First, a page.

I call it “live-action math”. See my post https://gasstationwithoutpumps.wordpress.com/2010/06/29/live-action-math/
      or the full version of the essay at
      https://users.soe.ucsc.edu/~karplus/teaching-statement-mar-04

      Reply
      • 4. gflint  |  February 7, 2019 at 2:00 pm

        “I can’t do live-action math at 8 in the morning”. I love it. No wonder my 8:00 Stats class is so confused!

        Reply
        • 5. gasstationwithoutpumps  |  February 7, 2019 at 10:38 pm

          Yeah.

          Our faculty have been pressured in recent years to teach at non-prime times (we don’t have enough classroom seats for the number of students we have, even after shrinking class times to squeeze in an extra time slot). I have volunteered to do late classes in order to avoid early morning ones. My class times this quarter are MWF 4–5:05, TTh 1:30–3:05 and TTh 3:20–4:55 (that’s all for one course: MWF lecture and TTh lab sections).

          Last year the lab sections were TTh 5:20–6:55 and TTh 7:10–8:35pm, which made for very long days when someone scheduled a committee meeting early in the morning.

          Reply
          • 6. Bonnie  |  February 8, 2019 at 8:27 am

            I feel your pain. We run courses from 7am until 11pm at night. We are so squeezed for space that we have to do this. This semester, on Mondays my schedule calls for me to be on campus for 13 hours, because I have a morning class and a night class.

            Reply
            • 7. gasstationwithoutpumps  |  February 8, 2019 at 3:11 pm

              The overcrowding at public universities makes me not feel much sympathy for the frequent posts on IHE about the shrinking numbers of high-school graduates causing under-enrollment problems in colleges. We could do with a return to a sane enrollment level, so that we no longer need permission from the fire marshall to overenroll classrooms by 10% (under the assumption that not everyone will show up).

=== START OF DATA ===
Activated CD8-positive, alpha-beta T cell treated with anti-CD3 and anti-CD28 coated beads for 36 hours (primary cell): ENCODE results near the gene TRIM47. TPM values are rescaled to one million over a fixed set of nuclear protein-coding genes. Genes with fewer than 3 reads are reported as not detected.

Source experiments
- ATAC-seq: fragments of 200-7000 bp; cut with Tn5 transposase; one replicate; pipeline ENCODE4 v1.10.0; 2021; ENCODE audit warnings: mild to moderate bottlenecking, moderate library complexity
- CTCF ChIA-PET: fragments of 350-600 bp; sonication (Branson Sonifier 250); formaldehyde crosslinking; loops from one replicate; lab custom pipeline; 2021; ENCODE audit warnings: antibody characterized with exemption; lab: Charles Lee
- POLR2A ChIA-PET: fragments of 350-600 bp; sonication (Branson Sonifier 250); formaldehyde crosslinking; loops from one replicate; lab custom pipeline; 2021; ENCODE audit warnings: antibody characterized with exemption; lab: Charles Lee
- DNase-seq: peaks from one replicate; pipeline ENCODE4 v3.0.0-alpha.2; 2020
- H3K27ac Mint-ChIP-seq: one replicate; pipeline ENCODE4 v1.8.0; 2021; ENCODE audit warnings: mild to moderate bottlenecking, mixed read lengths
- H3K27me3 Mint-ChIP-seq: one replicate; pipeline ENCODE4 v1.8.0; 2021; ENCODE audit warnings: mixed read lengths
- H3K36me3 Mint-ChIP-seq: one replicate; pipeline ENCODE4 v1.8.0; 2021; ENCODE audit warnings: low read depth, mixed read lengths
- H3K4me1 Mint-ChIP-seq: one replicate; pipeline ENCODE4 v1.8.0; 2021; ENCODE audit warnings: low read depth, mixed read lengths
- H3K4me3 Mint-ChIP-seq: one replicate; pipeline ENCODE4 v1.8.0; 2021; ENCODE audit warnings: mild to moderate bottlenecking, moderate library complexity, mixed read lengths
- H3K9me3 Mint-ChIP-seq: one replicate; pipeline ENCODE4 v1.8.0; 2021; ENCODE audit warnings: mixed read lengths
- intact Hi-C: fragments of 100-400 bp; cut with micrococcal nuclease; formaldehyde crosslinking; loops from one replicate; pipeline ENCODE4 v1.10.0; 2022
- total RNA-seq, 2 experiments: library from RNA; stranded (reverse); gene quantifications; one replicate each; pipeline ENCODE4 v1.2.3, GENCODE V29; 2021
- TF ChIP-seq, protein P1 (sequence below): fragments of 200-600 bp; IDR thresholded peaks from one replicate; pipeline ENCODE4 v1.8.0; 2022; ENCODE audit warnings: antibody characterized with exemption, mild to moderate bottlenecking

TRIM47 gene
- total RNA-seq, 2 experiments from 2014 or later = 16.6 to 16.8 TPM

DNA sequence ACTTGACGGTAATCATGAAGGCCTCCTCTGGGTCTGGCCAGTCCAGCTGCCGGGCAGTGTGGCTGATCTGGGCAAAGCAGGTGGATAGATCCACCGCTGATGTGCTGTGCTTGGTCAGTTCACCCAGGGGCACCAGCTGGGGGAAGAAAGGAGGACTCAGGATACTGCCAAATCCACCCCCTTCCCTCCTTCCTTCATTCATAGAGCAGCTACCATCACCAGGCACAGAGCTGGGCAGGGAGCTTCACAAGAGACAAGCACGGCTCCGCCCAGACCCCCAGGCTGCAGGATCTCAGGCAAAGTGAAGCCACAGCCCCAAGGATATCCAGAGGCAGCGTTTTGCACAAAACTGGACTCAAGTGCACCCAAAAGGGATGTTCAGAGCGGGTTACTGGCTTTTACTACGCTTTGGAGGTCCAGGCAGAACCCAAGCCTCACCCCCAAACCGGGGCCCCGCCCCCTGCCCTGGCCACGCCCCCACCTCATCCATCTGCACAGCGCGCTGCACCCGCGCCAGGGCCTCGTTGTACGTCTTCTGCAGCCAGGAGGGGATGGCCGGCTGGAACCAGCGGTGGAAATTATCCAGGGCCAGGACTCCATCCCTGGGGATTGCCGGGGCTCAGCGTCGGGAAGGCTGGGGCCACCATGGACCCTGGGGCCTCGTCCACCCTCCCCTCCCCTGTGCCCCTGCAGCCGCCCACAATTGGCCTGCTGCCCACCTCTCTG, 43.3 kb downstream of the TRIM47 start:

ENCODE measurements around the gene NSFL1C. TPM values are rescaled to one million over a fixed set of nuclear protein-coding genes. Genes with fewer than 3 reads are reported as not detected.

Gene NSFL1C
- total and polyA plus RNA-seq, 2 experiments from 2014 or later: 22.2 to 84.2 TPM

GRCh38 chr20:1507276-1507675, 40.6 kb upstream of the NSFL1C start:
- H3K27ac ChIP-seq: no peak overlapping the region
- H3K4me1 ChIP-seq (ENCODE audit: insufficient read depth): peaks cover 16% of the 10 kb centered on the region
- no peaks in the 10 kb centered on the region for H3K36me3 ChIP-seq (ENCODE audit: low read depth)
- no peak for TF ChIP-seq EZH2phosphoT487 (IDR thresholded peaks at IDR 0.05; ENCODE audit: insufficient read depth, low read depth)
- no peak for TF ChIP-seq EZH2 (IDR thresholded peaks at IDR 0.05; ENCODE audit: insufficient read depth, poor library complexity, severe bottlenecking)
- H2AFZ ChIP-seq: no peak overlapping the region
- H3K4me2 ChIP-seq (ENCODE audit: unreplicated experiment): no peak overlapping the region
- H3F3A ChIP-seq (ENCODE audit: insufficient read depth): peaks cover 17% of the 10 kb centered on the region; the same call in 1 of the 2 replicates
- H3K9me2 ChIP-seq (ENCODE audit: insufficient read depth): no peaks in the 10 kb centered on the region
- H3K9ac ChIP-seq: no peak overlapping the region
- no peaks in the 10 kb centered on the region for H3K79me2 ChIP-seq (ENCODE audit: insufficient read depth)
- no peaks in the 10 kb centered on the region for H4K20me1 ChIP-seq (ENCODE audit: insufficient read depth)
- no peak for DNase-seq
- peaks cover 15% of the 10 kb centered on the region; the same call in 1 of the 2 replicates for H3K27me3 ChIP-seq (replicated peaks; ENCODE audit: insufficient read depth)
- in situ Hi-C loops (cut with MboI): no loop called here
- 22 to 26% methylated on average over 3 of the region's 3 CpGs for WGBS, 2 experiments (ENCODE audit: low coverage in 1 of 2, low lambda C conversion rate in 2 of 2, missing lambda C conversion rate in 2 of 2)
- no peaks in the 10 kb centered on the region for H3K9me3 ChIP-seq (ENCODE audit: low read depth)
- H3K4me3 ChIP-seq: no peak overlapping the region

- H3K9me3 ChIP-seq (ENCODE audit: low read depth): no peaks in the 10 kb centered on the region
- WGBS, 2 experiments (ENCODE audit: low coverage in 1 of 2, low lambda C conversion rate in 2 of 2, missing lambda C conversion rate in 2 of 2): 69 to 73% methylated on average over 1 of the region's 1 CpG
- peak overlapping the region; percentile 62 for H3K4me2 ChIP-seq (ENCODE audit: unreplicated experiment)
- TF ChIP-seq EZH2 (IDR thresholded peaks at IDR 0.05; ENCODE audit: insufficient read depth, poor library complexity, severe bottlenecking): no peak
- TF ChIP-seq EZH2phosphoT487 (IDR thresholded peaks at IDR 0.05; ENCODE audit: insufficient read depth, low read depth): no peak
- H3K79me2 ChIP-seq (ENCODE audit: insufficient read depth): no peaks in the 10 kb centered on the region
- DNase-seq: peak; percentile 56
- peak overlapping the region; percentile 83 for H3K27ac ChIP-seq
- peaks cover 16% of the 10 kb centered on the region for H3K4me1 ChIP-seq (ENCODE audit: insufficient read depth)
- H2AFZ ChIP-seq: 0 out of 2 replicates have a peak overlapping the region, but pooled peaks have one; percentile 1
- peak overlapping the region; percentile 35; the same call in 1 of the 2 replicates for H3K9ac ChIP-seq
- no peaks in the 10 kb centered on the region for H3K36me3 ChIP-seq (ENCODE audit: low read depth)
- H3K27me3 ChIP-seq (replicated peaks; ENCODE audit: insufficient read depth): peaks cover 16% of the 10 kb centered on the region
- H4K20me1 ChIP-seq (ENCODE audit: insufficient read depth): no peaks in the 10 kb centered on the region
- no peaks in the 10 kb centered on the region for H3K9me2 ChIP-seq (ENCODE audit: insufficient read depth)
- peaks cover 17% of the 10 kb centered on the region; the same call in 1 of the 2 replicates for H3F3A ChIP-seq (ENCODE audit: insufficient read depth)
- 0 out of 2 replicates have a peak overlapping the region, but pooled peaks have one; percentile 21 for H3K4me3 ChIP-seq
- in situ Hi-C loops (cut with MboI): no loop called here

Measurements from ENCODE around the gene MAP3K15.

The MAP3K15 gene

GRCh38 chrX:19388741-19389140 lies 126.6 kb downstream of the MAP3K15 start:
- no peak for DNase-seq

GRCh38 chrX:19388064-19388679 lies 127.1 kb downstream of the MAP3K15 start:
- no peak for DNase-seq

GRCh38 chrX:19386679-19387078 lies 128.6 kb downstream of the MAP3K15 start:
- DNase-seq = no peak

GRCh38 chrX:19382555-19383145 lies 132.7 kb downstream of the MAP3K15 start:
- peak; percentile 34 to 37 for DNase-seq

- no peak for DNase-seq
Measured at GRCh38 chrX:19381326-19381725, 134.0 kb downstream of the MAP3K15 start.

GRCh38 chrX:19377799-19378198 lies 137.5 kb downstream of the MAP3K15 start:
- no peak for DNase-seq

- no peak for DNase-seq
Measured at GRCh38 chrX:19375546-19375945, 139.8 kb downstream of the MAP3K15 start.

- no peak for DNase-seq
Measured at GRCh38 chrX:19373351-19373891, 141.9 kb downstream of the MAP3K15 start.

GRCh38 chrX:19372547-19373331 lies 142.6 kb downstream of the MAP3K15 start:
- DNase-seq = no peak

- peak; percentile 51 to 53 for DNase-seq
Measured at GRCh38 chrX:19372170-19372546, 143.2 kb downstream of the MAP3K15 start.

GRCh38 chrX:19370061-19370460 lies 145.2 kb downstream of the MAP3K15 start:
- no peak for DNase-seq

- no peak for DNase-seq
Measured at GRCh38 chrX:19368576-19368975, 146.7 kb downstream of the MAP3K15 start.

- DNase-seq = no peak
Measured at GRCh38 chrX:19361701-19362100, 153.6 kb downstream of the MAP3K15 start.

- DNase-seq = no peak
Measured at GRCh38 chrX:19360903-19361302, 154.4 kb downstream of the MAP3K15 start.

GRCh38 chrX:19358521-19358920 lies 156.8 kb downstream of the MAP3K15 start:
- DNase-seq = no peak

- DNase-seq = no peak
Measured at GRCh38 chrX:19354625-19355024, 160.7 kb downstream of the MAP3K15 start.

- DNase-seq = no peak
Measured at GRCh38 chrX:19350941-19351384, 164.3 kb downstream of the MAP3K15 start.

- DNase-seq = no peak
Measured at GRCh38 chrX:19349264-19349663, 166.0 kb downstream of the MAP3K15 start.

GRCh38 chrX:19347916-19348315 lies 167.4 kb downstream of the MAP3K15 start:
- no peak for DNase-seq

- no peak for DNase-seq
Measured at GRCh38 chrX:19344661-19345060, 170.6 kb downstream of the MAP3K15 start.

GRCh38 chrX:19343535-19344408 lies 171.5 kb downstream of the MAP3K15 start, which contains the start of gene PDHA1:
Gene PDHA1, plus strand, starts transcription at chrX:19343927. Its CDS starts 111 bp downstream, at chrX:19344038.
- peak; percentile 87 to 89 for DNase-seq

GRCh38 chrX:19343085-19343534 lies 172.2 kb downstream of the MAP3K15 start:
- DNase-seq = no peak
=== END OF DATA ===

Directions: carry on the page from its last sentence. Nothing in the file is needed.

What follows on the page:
Reply
  • 8. Bonnie  |  February 8, 2019 at 8:25 am

    I do not care for instructor-driven live coding. When I worked in industry, people leading training sessions would sometimes attempt it, and between the typos, simple mistakes, long silences while the instructor attempted to carefully type complicated sequences, and frequent changes, I would become simultaneously bored and confused. It was hard to keep focused. When I see people do it with students, I always notice there are a few students in the front really paying attention, and the rest are surfing the web on their phones.

    On the other hand, student driven live coding – having them make changes in pairs – works really well for me. I have been doing this for years. In fact, all of our faculty who teach CS1 and CS2 do this. It forces students to engage. There are still problems – often the 8 to 10 minutes stretches into 15 or 20 minutes because students take so long to start focusing. But I think it works far better than having an instructor stand in the front erasing typos while the students doze.

    Reply
    • 9. gasstationwithoutpumps  |  February 8, 2019 at 3:14 pm

      I have done live coding in lectures occasionally, mainly for gnuplot scripts to show how to do function fitting or show how to get a particular effect. Generally this is in response to a question in class, not a pre-planned lecture. I regard my lecture time as primarily a time to answer questions from students, as their first source of information should be the textbook and most of their learning comes from doing homework and labs.

      Reply